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Etiology

Evidence for a Latent Viruslike Agent in Cassava. C. J. Gabriel, Research plant pathologist, U. S. Plant Introduction Station, Glenn Dale, MD 20769; R. Walsh(2), and B. L. Nolt(3). (2)Plant pathologist, U. S. Plant Introduction Station, Glenn Dale, MD 20769; (3)Cassava virologist, Centro Internacional de Agricultura Tropical (CIAT), Apartado Aereo 6713, Cali, Colombia. Phytopathology 77:92-95. Accepted for publication 19 June 1986. This article is in the public domain and not copyrightable. It may be freely reprinted with customary crediting of the source. The American Phytopathological Society, 1987.. DOI: 10.1094/Phyto-77-92.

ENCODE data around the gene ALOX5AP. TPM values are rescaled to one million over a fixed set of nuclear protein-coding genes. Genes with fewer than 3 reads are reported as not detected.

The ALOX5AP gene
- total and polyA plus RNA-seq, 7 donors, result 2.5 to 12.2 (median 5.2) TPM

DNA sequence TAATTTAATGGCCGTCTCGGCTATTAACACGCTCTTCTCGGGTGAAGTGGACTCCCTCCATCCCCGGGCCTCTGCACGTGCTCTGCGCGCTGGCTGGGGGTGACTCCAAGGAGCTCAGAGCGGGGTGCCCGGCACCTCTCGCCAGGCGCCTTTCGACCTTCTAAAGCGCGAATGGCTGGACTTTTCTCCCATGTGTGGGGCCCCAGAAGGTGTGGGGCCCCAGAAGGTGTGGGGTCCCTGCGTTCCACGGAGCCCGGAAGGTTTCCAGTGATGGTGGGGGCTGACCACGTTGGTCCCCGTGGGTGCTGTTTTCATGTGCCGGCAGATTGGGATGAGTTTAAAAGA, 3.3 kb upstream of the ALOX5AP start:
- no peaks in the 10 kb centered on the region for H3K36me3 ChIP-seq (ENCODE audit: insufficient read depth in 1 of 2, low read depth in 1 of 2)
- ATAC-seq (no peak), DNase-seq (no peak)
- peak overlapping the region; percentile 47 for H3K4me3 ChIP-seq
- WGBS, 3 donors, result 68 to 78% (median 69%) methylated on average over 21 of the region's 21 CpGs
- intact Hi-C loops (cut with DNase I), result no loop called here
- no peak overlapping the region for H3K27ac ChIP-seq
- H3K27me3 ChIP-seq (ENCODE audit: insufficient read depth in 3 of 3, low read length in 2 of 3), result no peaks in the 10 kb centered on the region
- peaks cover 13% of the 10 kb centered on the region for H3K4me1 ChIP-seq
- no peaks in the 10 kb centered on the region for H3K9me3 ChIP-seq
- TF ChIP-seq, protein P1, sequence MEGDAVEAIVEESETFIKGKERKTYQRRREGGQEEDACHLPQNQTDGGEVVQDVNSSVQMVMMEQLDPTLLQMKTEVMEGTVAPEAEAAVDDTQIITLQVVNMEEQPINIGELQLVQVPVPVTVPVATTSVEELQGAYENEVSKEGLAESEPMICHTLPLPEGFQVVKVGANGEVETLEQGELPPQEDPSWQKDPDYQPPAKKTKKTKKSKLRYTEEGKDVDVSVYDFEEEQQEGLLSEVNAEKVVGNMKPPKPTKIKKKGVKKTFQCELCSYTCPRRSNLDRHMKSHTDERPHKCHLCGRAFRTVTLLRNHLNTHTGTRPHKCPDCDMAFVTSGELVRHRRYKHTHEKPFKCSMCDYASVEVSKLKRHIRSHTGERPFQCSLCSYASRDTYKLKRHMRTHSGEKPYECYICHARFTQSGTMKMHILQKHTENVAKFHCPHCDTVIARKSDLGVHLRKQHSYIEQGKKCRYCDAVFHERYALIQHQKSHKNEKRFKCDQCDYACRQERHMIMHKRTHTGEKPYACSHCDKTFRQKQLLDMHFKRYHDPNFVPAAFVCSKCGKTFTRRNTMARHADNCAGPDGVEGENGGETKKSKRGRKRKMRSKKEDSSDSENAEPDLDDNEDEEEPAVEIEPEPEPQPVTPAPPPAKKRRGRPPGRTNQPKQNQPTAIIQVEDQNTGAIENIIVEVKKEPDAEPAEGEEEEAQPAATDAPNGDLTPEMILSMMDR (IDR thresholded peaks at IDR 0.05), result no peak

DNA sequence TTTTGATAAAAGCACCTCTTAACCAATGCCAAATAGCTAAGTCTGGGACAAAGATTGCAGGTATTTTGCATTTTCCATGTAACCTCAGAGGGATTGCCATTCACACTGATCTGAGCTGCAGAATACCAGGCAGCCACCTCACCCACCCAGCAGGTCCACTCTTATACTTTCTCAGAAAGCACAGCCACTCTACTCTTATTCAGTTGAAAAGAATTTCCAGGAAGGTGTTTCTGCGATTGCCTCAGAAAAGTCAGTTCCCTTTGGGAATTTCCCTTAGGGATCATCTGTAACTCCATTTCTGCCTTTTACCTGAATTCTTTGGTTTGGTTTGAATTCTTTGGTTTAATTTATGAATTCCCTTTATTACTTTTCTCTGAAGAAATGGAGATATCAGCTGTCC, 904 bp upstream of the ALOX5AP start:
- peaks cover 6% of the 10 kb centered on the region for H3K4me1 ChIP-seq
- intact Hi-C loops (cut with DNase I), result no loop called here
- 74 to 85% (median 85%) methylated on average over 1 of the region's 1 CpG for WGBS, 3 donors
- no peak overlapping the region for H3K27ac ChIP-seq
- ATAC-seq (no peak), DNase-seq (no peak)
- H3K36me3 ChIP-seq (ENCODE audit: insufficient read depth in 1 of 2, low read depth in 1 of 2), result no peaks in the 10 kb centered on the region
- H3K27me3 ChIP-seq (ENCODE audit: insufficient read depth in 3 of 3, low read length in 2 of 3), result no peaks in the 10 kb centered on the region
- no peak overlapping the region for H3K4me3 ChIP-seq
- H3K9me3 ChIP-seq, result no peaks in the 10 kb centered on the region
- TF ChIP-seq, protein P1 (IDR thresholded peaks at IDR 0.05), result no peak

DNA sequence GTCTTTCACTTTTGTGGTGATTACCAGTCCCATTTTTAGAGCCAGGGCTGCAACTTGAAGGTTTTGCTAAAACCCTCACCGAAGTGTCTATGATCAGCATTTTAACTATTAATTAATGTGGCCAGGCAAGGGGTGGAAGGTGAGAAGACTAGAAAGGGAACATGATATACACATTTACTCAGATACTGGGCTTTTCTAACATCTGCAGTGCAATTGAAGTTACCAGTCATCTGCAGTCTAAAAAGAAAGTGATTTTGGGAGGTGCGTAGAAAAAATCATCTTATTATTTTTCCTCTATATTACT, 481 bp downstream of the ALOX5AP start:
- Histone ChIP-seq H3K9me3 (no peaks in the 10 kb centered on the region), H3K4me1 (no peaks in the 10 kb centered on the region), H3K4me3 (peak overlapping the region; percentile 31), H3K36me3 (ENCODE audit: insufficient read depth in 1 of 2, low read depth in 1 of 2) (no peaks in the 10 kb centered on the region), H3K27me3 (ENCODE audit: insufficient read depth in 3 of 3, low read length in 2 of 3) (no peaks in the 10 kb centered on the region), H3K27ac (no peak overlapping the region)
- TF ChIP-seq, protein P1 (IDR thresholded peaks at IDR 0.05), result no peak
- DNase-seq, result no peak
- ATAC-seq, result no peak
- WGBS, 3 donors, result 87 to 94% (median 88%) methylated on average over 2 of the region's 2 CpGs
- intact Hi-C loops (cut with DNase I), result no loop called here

Several species of double-stranded RNA (dsRNA) were found to occur in the cassava (Manihot esculenta) clone Secundina, which was thought to be virus-free. A large dsRNA molecule (6.6 106 Mr = relative molecular mass)(L-dsRNA) was shown to be graft, but not mechanically transmitted and occurred primarily in a nuclear-rich fraction isolated from dsRNA containing Secundina plants. Viruslike particles were not detected in plants containing the L-dsRNA using a variety of purification procedures. L-dsRNA was also found in two non-Secundina M. esculenta introductions. Smaller dsRNAs (S-dsRNAs), ranging mainly between 0.61 and 0.41 106 Mr, were also detected in some Secundina plants containing the L-dsRNA. The S-dsRNAs were not transmissible by mechanical inoculation or grafting. All dsRNAs could be eliminated by meristem-tip culture of infected plants. DsRNA analysis is recommended for indexing cassava for this latent viruslike agent.